> The threshold above is tail relative and hardcoded (with the zero param)
> to the default AIL pushing threshold, which is 25% of the log. If we

The pushing threshold is 75% of the log space has been reserved by
the grant head, not that there's only 25% of the log free. The
reservation is typically much, much larger than the change that is
actually written to the log, and so we can be tail pushing even when
the log is largely empty and the CIL hasn't reached it's threshold
for pushing.

Think about it - if we have a log with a 256kB log stripe unit,
a itruncate reservation is somewhere around 1.5MB in size (700kB *
2), and if we have reflink/rmap enabled, it's closer to 6MB in size.
Yet a typical modification will not use any of the 512kB*8 space
reserved for the LSU (because CIL!) and might only use 10kB of new
log space in the CIL because that's all that was newly dirtied.

That means we reserve 6MB of log space for each itruncate
transaction in flight, (directory ops are almost as heavyweight) so
it only takes 16 transactions in flight to consume 100MB of reserve
grant head space. If we've got a log smaller than 130MB in this
situation, we are into tail pushing -even if the physical log is
empty-.

IOWs, tail pushing is not triggered by how much physical log space
has been consumed - it is triggered by reservation pressure. And we
can trivially drive the system into reservation pressure with
concurrent workloads

> assume sustained tail pushing conditions, a committed intent doesn't
> trigger relog again until it falls within that threshold in the on-disk
> log. The current CIL (nonblocking) size threshold is half that at 12.5%.

Or smaller. For small logs it is 12.5% of the log size. For larger
logs, it caps at 32MB (8 * (256k << 4)).

> So relative to a given rolling transaction processing an intent chain,
> there's a decent number of full CIL checkpoints that can occur before
> any of those intents need to relog again (if at all), regardless of log
> size.

Your logic is inverted because reservation pressure does not reflect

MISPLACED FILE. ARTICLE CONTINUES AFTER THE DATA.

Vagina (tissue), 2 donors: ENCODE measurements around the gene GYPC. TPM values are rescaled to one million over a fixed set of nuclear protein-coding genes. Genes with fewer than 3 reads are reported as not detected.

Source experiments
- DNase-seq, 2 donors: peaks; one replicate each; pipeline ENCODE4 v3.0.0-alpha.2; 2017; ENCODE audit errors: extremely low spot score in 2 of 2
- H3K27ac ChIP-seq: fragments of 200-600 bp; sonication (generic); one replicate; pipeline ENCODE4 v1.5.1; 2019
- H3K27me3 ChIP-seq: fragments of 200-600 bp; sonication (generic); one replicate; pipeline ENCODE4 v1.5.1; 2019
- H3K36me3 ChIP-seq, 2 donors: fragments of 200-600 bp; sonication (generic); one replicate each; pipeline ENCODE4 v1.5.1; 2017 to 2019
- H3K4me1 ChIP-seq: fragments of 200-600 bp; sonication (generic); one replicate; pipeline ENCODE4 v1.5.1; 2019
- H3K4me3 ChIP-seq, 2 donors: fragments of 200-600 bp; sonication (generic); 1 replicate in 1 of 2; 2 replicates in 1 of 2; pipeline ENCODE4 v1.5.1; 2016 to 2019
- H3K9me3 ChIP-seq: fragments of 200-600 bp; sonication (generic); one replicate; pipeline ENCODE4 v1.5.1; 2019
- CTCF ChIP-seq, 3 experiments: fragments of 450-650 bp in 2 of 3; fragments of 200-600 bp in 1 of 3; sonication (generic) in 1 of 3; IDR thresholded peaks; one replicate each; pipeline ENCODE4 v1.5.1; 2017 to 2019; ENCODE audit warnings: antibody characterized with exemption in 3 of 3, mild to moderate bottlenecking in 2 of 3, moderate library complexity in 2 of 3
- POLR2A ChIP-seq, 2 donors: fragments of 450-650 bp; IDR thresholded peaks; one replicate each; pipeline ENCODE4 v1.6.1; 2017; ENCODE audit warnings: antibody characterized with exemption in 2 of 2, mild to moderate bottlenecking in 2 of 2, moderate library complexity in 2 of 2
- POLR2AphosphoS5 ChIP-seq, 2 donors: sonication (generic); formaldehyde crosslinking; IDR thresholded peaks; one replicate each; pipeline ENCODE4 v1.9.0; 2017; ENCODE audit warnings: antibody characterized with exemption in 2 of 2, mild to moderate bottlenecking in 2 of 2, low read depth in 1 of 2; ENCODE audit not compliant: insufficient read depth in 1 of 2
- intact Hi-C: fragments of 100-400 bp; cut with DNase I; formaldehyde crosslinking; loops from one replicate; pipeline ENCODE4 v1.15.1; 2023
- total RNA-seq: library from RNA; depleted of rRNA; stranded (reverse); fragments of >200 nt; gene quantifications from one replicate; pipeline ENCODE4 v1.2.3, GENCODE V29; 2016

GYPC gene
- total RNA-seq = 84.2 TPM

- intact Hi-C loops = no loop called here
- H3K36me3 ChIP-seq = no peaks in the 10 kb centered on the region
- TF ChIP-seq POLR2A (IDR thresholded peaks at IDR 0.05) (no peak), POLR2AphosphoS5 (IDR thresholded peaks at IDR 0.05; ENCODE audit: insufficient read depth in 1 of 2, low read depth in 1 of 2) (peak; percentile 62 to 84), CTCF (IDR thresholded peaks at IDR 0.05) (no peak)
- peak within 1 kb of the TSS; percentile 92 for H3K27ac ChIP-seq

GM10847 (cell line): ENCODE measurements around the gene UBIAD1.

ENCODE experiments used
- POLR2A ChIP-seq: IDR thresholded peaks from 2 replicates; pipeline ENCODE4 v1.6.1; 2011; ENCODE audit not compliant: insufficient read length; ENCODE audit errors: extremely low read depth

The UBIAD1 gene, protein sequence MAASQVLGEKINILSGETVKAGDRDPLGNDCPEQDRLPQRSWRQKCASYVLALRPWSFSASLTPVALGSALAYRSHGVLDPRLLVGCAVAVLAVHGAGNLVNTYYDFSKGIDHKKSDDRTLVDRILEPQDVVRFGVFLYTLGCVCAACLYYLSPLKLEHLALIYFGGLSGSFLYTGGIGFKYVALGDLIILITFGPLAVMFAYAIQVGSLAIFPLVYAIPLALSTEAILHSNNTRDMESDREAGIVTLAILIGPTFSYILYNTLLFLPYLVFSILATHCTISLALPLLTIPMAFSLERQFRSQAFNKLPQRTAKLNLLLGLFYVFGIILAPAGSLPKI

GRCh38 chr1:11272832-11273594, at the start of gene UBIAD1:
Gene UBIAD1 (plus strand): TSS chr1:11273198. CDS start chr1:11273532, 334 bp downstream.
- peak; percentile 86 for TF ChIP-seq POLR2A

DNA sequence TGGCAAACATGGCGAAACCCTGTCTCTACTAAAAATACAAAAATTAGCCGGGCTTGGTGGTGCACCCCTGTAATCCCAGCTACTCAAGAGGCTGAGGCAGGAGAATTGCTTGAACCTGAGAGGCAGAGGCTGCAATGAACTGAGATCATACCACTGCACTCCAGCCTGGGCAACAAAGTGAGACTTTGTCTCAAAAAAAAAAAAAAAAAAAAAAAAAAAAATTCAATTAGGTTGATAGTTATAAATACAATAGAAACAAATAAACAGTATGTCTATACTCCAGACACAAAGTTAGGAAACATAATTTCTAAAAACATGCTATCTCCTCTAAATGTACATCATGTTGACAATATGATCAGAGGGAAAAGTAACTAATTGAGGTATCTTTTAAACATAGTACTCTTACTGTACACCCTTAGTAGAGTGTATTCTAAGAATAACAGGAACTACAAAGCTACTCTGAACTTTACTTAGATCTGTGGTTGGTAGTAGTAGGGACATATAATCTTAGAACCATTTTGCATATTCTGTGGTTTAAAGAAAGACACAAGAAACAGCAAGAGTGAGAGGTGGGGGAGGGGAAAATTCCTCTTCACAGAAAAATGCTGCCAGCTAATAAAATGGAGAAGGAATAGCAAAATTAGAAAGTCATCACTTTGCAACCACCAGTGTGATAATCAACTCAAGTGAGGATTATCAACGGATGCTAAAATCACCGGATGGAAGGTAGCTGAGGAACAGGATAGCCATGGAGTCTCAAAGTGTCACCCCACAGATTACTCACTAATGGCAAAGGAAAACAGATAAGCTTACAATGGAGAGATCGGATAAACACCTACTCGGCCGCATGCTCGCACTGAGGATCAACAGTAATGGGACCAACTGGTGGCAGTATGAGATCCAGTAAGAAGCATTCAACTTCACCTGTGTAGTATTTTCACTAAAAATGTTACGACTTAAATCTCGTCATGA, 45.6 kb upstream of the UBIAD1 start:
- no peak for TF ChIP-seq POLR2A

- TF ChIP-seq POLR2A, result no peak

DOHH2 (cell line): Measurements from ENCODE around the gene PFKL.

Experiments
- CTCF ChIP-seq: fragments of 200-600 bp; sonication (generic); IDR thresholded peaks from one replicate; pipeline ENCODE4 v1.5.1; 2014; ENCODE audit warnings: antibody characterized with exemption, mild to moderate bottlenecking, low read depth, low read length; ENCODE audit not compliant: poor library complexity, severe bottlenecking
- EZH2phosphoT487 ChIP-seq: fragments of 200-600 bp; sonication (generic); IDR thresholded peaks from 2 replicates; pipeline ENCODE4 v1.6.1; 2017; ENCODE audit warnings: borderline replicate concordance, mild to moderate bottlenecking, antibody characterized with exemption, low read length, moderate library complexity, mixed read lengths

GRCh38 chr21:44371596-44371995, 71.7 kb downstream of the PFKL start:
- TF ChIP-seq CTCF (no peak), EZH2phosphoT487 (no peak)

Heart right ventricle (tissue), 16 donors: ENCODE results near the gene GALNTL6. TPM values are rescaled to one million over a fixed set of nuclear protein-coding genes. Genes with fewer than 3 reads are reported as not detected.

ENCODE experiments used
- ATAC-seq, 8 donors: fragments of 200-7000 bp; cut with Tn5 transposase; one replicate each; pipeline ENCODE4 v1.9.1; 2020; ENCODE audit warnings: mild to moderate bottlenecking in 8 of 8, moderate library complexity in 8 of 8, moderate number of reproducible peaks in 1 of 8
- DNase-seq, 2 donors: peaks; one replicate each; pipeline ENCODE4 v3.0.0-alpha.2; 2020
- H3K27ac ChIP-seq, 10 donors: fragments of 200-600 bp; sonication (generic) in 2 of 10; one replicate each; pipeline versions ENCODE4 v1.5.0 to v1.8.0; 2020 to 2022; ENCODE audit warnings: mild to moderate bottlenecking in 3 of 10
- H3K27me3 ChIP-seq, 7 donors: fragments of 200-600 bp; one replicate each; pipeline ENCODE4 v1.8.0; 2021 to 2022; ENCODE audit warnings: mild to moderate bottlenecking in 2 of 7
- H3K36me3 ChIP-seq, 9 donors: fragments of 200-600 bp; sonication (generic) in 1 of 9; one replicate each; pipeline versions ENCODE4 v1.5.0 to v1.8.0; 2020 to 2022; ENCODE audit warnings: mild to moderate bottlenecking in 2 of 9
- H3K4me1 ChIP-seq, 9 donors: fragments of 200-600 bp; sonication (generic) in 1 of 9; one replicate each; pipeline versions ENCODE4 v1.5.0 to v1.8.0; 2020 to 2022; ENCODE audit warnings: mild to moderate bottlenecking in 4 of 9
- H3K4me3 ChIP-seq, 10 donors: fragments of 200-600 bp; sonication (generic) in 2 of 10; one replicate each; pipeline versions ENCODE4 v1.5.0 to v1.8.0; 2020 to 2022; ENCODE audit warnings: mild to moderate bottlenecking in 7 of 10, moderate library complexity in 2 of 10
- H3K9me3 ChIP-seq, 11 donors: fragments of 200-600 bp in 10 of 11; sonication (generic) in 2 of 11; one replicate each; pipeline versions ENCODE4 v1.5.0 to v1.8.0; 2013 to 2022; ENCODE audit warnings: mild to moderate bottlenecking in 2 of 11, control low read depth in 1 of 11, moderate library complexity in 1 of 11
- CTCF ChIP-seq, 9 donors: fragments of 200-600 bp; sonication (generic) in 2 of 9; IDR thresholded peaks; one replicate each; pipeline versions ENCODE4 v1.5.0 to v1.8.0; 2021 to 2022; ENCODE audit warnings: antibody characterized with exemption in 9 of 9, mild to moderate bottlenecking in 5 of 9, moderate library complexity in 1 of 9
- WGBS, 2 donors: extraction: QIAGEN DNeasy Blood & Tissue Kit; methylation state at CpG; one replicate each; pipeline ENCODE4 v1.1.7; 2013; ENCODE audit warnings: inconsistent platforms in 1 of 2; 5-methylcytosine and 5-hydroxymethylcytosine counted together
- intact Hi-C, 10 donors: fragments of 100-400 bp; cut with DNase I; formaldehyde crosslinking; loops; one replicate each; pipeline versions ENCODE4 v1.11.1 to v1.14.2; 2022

CIL pressure.  Log space consumption and reservation pressure were
decoupled by the in-memory relogging that the CIL enables, hence
given a specific intent chain, the likely probability is that it
will not span more than a single CIL context. i.e. it will complete
rolling entirely within a single CIL commit.

As the log gets larger and the CIL increases in size, the
probability that an intent chain completes within a single CIL
commit goes up (e.g. 6MB reservation vs 32MB CIL push threshold).
The lighter the load, the more likely it is that a transaction chain
will complete within a single CIL checkpoint, even on small logs.

> Without that logic, we're changing behavior to relog the entire chain in
> every CIL checkpoint. That's a fairly significant change in behavior
> with less predictable breakdown conditions. Do we know how long a single
> chain is going to be?

Yes: the typical worst case chain length is defined by the
transaction reservation log count. That is supposed to cover > %99
of typical log space requirements for that operation.

For any chain that is longer than this, we end up in the slow
regrant path that reserves a unit of log space at a time, and these
are the cases where the transaction must be careful about not
pinning the tail of the log. i.e. long chains are exactly the case
where we want to relog the intents in every new CIL context. This is
no different to the way we relog the inode in -every transaction
roll- whether it is modified or not so that we can guarantee it
doesn't pin the tail of the log when we need to regrant space on
commit....

> Do we know how many CPUs are concurrently
> processing "long chain" operations?

Yes: as many as the grant head reservations will allow. That's
always been the bound maximum transaction concurrency we can
support.

> Do we know whether an external
> workload is causing even more frequent checkpoints than governed by the
> CIL size limit?

Irrelevant, because checkpoint frequency affects the relogging
efficiency of -everything- that running transactions. i.e. the
impact is not isolated to relogging a few small intents, it affects